Walla Walla Basin Aquifer Recharge


 Click here for a map of Aquifer Recharge Projects


 Click here for a list of Aquifer Recharge Projects


 Click here for Near Real-time Monitoring of Aquifer Recharge Projects


 Click here for Aquifer Recharge Reports

What is Aquifer Recharge

What is Aquifer Recharge


There are two types of aquifer recharge (AR): 1 - Natural recharge and 2 - Artificial aquifer recharge.  Natural recharge is precipitation, river bed seepage, flooding and other natural forms of water that enter the groundwater system.  Artificial aquifer recharge is the enhancement of natural groundwater supplies using man-made conveyances such as infiltration basins, field flooding, infiltration galleries or injection wells.  Often, AR is conducted to improve groundwater resources (i.e. increasing storage) and is often incorporated into a broader water resource plan.

 AR  AR diagram

Why Aquifer Recharge

Why Aquifer Recharge


Groundwater systems are naturally recharged via snow melt, rain and river/lake seepage.  However, many aquifer systems (and their connected river systems) have been altered to reduce the amount of natural recharge.  Activities that can reduce natural aquifer recharge include construction of impervious surfaces (e.g. paved roads, sidewalks, etc.), development (e.g. stormwater systems that route water to rivers), levees that constrict rivers (e.g. limited floodplain connection and function) and others.  Aquifer recharge, both natural and artificial, is an important part of any sustainable aquifer system.  If there is less water being recharged to an aquifer then is being withdrawn, the aquifer will start to decline.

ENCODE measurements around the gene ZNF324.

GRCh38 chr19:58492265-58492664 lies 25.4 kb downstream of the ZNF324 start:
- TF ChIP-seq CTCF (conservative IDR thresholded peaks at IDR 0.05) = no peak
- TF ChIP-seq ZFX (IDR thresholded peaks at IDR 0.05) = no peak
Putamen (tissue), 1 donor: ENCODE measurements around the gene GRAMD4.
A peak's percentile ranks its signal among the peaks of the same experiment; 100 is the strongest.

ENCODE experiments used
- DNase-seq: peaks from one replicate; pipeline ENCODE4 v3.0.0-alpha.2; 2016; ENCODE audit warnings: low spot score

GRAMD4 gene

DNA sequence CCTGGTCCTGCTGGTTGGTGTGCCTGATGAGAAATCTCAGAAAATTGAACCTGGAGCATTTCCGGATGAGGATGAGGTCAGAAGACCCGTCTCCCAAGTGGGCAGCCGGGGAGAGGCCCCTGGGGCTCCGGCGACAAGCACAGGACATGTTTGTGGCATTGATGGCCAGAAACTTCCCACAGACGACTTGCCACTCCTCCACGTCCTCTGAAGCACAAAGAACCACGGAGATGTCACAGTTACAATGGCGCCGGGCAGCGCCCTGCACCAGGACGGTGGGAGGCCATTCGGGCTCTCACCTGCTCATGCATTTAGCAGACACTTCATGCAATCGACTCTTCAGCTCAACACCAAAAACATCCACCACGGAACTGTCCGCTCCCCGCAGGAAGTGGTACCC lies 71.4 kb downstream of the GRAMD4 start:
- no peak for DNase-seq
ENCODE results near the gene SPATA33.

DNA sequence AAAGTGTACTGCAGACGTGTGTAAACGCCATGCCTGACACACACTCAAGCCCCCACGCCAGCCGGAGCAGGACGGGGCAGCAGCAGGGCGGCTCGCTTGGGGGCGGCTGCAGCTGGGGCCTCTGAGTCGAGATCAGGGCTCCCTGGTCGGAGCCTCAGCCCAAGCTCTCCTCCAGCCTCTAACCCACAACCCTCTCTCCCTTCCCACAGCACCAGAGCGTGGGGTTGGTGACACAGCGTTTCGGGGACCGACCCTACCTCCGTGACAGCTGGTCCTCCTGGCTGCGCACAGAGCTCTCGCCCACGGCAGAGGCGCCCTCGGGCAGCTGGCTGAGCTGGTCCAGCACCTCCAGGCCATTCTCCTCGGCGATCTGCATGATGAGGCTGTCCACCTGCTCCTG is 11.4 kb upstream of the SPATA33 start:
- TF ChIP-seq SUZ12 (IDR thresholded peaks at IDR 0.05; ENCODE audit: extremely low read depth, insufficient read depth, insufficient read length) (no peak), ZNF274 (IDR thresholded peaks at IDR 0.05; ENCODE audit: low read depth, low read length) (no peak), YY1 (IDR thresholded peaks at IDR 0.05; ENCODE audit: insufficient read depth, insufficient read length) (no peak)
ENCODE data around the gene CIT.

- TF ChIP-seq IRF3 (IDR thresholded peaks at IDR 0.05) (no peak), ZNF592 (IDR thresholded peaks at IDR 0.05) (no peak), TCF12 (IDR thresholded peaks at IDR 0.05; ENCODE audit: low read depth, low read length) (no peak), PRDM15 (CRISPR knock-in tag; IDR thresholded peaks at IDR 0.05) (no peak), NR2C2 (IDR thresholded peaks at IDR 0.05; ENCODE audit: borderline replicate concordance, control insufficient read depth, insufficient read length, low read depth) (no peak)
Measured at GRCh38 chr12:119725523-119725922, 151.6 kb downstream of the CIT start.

In the Walla Walla Valley there have been a number of water management changes that limit the amount of natural and artificial aquifer recharge.  Historically, the Walla Walla River flowed from its headwaters in the Blue Mountains into the Walla Walla Valley and then spread out into a distributary network that delivered winter and spring high flows out across the valley floor.  This distributary network provided off-channel habitat for fish and other wildlife, but also allowed for a significant amount of water to seep into the soil and  recharge the valley’s alluvial (gravel) aquifer system. The alluvial aquifer supplied water to the dozens of springs that emerge on the valley floor and provided cold water returns to the river during summer months, cooling the river and maintaining baseflows.